Examining the Aboriginal influence on Western Canada


Towering trees, weathered beaches and mountain peaks along the horizon set Western Canada apart from its neighbours to the east. But along with these magnificent displays of the country’s diverse landscape comes the prevalence of an equally diverse set of people who offer a unique cultural aspect to the Canadian population as a whole.

First Nations peoples uphold a very noticeable presence on the coast of British Columbia, one that is not repeatedly so throughout the majority of the rest Canada.

However, a study done by Statistics Canada during 2006 revealed that the largest population of Canadian First Nations reside in the province of Ontario, raising the question as to why such a strong connection exists between British Columbia and Aboriginal imagery.

One plausible reason stems from the abundance of food that was available for the ancestors of Natives living on the Western coast of Canada. “It was really an incredible pantry, being able to hunt right next door in the forest while being able to fish in the ocean” remarked Walter Kohli, manager of Poet’s Cove Resort and Spa on Pender Island, an island off the coast of Southern B.C.

“Many of the prairie or interior people had to hunt almost full time…. These people here had a lot of leisure time so they could develop art.”

Kohli, originally from Switzerland, has surrounded himself with Native people nearly all his life. He is married to a woman of Aboriginal decent and even spent some time living in the bush with a group of First Nations people near Calgary, AB.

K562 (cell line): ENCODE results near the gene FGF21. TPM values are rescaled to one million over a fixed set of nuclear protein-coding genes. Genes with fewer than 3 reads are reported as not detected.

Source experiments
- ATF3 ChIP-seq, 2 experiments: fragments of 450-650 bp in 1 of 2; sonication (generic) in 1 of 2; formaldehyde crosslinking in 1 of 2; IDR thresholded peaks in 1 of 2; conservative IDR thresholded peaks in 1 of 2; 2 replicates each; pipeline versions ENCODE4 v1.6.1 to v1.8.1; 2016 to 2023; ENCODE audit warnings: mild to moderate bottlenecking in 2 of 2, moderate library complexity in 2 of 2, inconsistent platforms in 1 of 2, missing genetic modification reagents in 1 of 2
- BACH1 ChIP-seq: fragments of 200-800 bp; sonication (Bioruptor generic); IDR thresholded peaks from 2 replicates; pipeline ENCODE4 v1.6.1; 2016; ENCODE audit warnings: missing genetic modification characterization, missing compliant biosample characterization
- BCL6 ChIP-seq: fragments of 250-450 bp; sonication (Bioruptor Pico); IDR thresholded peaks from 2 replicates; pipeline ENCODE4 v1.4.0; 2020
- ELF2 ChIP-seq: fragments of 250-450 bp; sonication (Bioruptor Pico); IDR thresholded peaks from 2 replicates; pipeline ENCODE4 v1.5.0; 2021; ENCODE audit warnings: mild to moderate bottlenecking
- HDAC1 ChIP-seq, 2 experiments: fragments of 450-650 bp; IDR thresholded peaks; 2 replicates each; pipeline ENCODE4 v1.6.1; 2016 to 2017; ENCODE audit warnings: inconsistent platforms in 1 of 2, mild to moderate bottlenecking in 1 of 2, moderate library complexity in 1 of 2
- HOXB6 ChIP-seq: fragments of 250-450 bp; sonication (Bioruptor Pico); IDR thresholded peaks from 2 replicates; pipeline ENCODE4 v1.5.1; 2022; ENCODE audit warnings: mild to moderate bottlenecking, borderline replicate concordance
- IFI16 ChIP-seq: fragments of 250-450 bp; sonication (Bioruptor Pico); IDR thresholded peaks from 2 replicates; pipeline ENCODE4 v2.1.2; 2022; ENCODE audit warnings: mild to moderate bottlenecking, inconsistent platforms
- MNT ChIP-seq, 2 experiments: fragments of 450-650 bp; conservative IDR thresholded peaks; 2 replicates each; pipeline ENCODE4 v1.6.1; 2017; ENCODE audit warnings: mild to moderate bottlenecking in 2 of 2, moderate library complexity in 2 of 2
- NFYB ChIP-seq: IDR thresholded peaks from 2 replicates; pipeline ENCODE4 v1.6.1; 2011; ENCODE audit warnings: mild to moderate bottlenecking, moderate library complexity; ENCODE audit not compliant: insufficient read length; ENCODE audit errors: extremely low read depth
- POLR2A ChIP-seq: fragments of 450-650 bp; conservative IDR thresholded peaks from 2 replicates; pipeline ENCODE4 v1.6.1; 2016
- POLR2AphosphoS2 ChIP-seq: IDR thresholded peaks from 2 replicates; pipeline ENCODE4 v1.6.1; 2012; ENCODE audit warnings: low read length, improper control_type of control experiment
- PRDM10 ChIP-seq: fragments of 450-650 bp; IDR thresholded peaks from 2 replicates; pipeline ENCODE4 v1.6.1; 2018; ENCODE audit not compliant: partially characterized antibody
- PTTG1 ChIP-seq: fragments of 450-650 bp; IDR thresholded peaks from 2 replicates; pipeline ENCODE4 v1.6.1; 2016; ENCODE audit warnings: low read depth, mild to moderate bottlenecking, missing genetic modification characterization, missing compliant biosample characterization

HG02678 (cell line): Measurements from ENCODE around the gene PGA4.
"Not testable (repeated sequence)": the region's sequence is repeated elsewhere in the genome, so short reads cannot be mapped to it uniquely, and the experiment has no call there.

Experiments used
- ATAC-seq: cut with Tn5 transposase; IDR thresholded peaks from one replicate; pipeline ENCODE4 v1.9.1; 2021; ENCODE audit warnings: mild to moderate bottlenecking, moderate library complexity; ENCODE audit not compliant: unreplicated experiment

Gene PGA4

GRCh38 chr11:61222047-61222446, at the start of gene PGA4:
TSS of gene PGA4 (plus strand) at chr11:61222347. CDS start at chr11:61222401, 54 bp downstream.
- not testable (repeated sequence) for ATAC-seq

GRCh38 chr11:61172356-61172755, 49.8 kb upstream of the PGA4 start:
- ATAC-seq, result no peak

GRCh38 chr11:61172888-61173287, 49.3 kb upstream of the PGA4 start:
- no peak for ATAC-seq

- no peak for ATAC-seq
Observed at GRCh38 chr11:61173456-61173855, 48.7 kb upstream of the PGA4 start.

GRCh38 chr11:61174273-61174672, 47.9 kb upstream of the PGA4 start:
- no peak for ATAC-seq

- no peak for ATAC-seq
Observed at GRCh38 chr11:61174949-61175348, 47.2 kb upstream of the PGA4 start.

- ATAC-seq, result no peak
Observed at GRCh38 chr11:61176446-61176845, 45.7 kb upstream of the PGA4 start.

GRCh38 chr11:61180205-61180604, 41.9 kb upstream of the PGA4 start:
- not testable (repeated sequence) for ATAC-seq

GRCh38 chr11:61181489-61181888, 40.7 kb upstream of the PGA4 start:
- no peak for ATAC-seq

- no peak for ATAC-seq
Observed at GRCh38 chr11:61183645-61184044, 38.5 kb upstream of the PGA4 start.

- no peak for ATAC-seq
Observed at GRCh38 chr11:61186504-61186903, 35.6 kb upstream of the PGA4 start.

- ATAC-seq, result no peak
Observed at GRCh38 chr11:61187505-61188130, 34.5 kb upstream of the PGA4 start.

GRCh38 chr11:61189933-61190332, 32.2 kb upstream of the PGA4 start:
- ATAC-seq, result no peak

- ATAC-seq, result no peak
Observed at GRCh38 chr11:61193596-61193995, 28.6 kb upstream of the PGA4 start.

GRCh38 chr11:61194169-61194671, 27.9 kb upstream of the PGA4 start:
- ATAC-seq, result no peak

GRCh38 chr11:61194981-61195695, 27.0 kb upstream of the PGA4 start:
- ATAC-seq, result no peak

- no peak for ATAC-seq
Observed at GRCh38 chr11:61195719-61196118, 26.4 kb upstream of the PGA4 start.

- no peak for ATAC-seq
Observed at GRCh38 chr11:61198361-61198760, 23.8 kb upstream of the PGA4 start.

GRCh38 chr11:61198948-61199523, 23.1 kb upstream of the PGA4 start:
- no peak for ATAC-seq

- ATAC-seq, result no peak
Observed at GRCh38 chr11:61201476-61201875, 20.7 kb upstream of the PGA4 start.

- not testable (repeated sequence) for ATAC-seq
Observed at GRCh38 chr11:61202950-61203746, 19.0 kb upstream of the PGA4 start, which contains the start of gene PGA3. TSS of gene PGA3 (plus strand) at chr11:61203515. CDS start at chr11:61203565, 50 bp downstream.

He has lived on Pender Island since 2008 and has tried to forge a connection between the resort and the island’s indigenous people ever since, even joining in a sacred brush ceremony in 2011.

“That art has really attracted us,” Kohli continued. “It kind of catches our eye, and that’s how we are able to access their culture. And because we can access their culture and talk about it, it also keeps the culture alive.”

Solomon Reece, a Tsimshain First Nation of British Columbia who works as a policy analyst for the B.C. government, supports this inquiry. “We had more time to develop more intricate clan systems, more unique language groups and we were able to really define ourselves materialistically a lot more than the East,” he said.

First Nations of Western Canada have also been able to sustain their culture for a longer period of time due to the region’s far more recent history of colonization. “My father comes from Northern B.C. and my mother’s actually Eastern Ojibwe from Ontario, so we’ve got a long history on my mother’s side of colonial contact while on my father’s side it’s within only five generations” Reece said.

Colonization marked the beginning of government for the young country of Canada, but the end of a life and land long-maintained by First Nations people whose culture suffered the threat of deterioration under the impositions of a Western regime.

“The typical act of colonization is to take the ‘savages’ and turn them into ‘civilized’ people, get them to buy into your society, get them to buy into your economic system and make them dependent,” recalled Reece.

This was the intention of the Canadian government in regards to First Nations during colonial times, working to create a standardized nation of like citizens without regard for an already existing and long established culture.

“We are all equals as human beings but we are not the same… so I think it is not overt prejudice, it is good intentions to say we are all the same in a Canadian’s mind. But to a First Nations person it’s denying their culture in favour of a very predominant culture,” remarked Kohli.